González and Daughter Trucking Co. by María Amparo Escandón is a wonderful story. It was published by the Three Rivers Press in New York, 2005. Libertad, the main character, is in the Mexicali Penal Institution in Mexico¾the exact reason is unknown. Through a book club she starts there, she tells her life story. She was raised by her father as a trucker, her mother having died when she was a baby. Her parents met when González (her dad) illegally went into the United States from Mexico. Libertad learned all she knows from him, and loves to read and write. She has her mother¿s green eyes, and her father¿s deep skin tone. Her father is paranoid, and when Libertad starts to like a man named Martin, he pulls them apart. Libertad runs away, trying to reach Martin again, and all pandemonium breaks loose. The theme of the story is the bonds of family and friends. Many bonds are tested throughout the story through loss and various obstacles. This includes the relationship between Libertad and her father, Martin, and her fellow inmate Maciza. Quarrels with her dad, and separation from Martin test their bonds, and Maciza defending Libertad in prison shows their friendship. Libertad has a very important role in this story. She helps many people out, such as her father. When her father lost her mom, he turns to her to give his life structure and reason. Her father was a very paranoid man, and Libertad does what it takes to help him get through his worries of being sent back to Mexico. She also brings happiness to her inmates. Through the library club, many prisoners find joy in listening to Libertad¿s story. The story is all about her life, making her extremely significant. This book was extremely fun to read. Usually, books are hard to get through, leaving me bored and not wanting to read on. The ends of the chapters got me hooked into reading more, such as when Libertad and Diva, an inmate, are about to get caught using the scissors in the warden¿s office. ¿But the most immediate problem was only a few feet away¿A punishment, a tough one, was coming.¿ Second, I enjoyed some of the humor woven into the book. Once, after González discovers a bug in Libertad¿s mouth as a baby, he said to her, ¿Well I guess that was your protein for the day.¿ Then he proceeds to forget the diapers for Libertad that were airing out on trees, simply leaving them there for someone else to discover. The book also told a great, informative story. It has a different take on the illegal immigration from Mexico into the United States, and a look into the life of a trucker. Through all these things, it was difficult to put the book down. I learned about different ways of life and loss. Libertad is put through a loss of a mother. Simply imaging not having a mother is astonishing and seems nearly impossible. The life of a trucker is also explained, but not always in a good light. It is tedious, and sometimes takes you away from your family and friends for long periods of time. The illegal immigration from Mexico to the United States is also spoken about. It creates sympathy for illegal immigrants, because González is one. What he was running away from is terrible. After all, if he hadn¿t crossed illegally, Libertad would not exist, for González would never meet Virginia. This book helped me have a better understanding of different perspectives, life styles, and losses. I would recommend this book. I would suggest it to someone with an open mind, and who is mature. Some parts of the book are graphic and inappropriate for immature readers. Anyone into adventure would love this book, as it a life on the road and in a Mexican prison.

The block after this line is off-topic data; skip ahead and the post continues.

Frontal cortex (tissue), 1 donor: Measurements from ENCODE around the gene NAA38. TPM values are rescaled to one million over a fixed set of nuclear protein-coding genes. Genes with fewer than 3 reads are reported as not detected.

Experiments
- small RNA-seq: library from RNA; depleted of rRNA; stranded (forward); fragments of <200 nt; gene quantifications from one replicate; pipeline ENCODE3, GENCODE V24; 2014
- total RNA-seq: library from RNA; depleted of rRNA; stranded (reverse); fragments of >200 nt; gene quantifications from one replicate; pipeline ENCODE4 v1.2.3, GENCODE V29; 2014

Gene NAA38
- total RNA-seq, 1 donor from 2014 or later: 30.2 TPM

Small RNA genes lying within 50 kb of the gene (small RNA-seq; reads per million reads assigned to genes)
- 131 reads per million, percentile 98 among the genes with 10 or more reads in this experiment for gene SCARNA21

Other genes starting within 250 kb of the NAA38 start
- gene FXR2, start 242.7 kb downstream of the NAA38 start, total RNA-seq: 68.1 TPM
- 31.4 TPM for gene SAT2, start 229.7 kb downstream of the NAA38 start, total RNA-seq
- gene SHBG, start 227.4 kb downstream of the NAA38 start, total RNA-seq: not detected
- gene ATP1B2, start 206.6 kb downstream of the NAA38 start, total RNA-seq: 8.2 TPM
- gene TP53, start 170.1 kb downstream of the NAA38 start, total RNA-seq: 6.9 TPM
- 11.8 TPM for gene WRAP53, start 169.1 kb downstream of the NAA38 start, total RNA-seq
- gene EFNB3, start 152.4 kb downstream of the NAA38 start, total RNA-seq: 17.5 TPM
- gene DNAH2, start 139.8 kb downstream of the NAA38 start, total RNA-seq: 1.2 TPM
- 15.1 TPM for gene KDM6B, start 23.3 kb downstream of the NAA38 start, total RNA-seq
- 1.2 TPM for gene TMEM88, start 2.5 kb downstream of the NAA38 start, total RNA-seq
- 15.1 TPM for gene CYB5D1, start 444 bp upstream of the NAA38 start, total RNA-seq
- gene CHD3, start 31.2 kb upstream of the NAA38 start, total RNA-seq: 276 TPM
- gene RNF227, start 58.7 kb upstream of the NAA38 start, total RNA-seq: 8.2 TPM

Guest More than 1 year ago
Bravo, Bravo, Bravo, What a display of creativity, style and sense of humor, great read, great discussion for book club in Cincinnati Ohio, extremely enjoyable. Can not wait to read the next one, 'CarCass' Una vez mas, Bravo paisana!!
Guest More than 1 year ago
I've waited a long time for this, Escandon's second book, sure that it would be every bit as wonderful as her first. And it didn't disappoint! Both her books call for two readings - the first because you absolutely can't put it down the first time, and the second because you want more time to savor every single word, every single character, every single allusion. If you haven't read 'Esperanza's Book of Saints' - her first - do so before you tackle a second reading of Gonzalez and Daughter Trucking. You will find a joyful surprise in the latter book that you wouldn't catch if you missed her first one. Gonzalez and Daughter Trucking was worth the long wait. Bravo, Maria Amparo Escandon!
Guest More than 1 year ago
A tale so eloquently told... I don't know if I cried because of how it ended or because it ended. It provides a poignant look at a relationship between an insightful, intelligent, and naive young woman and her loving, yet paranoid father. It raises questions about what happens when fathers are forced to raise their daughters alone, and provides possible answers.
Guest More than 1 year ago
Loved the main characters, loved the quirkiness of the life on the road, the life in the surrealistic Mexican prison and the diverse ways of telling the story and loved staying late until I could find out what happened. Hated that it ended, Very highly recommended.